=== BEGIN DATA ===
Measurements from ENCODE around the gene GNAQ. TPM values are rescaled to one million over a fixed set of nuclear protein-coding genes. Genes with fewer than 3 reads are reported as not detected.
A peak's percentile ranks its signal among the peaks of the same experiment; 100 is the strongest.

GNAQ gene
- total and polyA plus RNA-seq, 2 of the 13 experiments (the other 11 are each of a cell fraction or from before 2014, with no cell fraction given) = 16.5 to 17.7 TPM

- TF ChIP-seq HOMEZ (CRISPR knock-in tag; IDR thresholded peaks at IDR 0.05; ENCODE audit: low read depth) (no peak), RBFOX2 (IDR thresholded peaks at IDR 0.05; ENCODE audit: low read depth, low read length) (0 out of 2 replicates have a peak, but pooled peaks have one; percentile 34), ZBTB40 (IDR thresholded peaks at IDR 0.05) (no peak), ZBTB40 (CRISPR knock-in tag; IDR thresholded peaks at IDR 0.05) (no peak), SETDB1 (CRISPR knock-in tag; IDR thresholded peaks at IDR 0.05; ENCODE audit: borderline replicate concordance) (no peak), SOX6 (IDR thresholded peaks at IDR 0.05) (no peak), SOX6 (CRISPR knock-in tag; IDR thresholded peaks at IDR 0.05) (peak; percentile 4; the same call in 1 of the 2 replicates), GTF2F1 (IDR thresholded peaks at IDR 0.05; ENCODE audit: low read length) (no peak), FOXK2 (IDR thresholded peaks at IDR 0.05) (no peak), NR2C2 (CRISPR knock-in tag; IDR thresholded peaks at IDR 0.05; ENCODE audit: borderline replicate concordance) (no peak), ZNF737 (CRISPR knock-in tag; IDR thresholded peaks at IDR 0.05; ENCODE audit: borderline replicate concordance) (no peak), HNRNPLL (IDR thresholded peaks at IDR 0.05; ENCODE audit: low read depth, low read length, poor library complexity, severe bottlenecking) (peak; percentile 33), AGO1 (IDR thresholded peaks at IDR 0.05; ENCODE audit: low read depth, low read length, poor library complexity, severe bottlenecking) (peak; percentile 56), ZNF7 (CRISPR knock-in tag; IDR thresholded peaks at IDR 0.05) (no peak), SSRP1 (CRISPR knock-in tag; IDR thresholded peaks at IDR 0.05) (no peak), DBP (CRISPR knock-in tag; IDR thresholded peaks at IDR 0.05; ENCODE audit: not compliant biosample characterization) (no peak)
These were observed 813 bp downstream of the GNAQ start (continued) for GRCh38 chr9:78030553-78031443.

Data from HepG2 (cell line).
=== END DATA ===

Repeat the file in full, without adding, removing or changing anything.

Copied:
Measurements from ENCODE around the gene GNAQ. TPM values are rescaled to one million over a fixed set of nuclear protein-coding genes. Genes with fewer than 3 reads are reported as not detected.
A peak's percentile ranks its signal among the peaks of the same experiment; 100 is the strongest.

GNAQ gene
- total and polyA plus RNA-seq, 2 of the 13 experiments (the other 11 are each of a cell fraction or from before 2014, with no cell fraction given) = 16.5 to 17.7 TPM

- TF ChIP-seq HOMEZ (CRISPR knock-in tag; IDR thresholded peaks at IDR 0.05; ENCODE audit: low read depth) (no peak), RBFOX2 (IDR thresholded peaks at IDR 0.05; ENCODE audit: low read depth, low read length) (0 out of 2 replicates have a peak, but pooled peaks have one; percentile 34), ZBTB40 (IDR thresholded peaks at IDR 0.05) (no peak), ZBTB40 (CRISPR knock-in tag; IDR thresholded peaks at IDR 0.05) (no peak), SETDB1 (CRISPR knock-in tag; IDR thresholded peaks at IDR 0.05; ENCODE audit: borderline replicate concordance) (no peak), SOX6 (IDR thresholded peaks at IDR 0.05) (no peak), SOX6 (CRISPR knock-in tag; IDR thresholded peaks at IDR 0.05) (peak; percentile 4; the same call in 1 of the 2 replicates), GTF2F1 (IDR thresholded peaks at IDR 0.05; ENCODE audit: low read length) (no peak), FOXK2 (IDR thresholded peaks at IDR 0.05) (no peak), NR2C2 (CRISPR knock-in tag; IDR thresholded peaks at IDR 0.05; ENCODE audit: borderline replicate concordance) (no peak), ZNF737 (CRISPR knock-in tag; IDR thresholded peaks at IDR 0.05; ENCODE audit: borderline replicate concordance) (no peak), HNRNPLL (IDR thresholded peaks at IDR 0.05; ENCODE audit: low read depth, low read length, poor library complexity, severe bottlenecking) (peak; percentile 33), AGO1 (IDR thresholded peaks at IDR 0.05; ENCODE audit: low read depth, low read length, poor library complexity, severe bottlenecking) (peak; percentile 56), ZNF7 (CRISPR knock-in tag; IDR thresholded peaks at IDR 0.05) (no peak), SSRP1 (CRISPR knock-in tag; IDR thresholded peaks at IDR 0.05) (no peak), DBP (CRISPR knock-in tag; IDR thresholded peaks at IDR 0.05; ENCODE audit: not compliant biosample characterization) (no peak)
These were observed 813 bp downstream of the GNAQ start (continued) for GRCh38 chr9:78030553-78031443.

Data from HepG2 (cell line).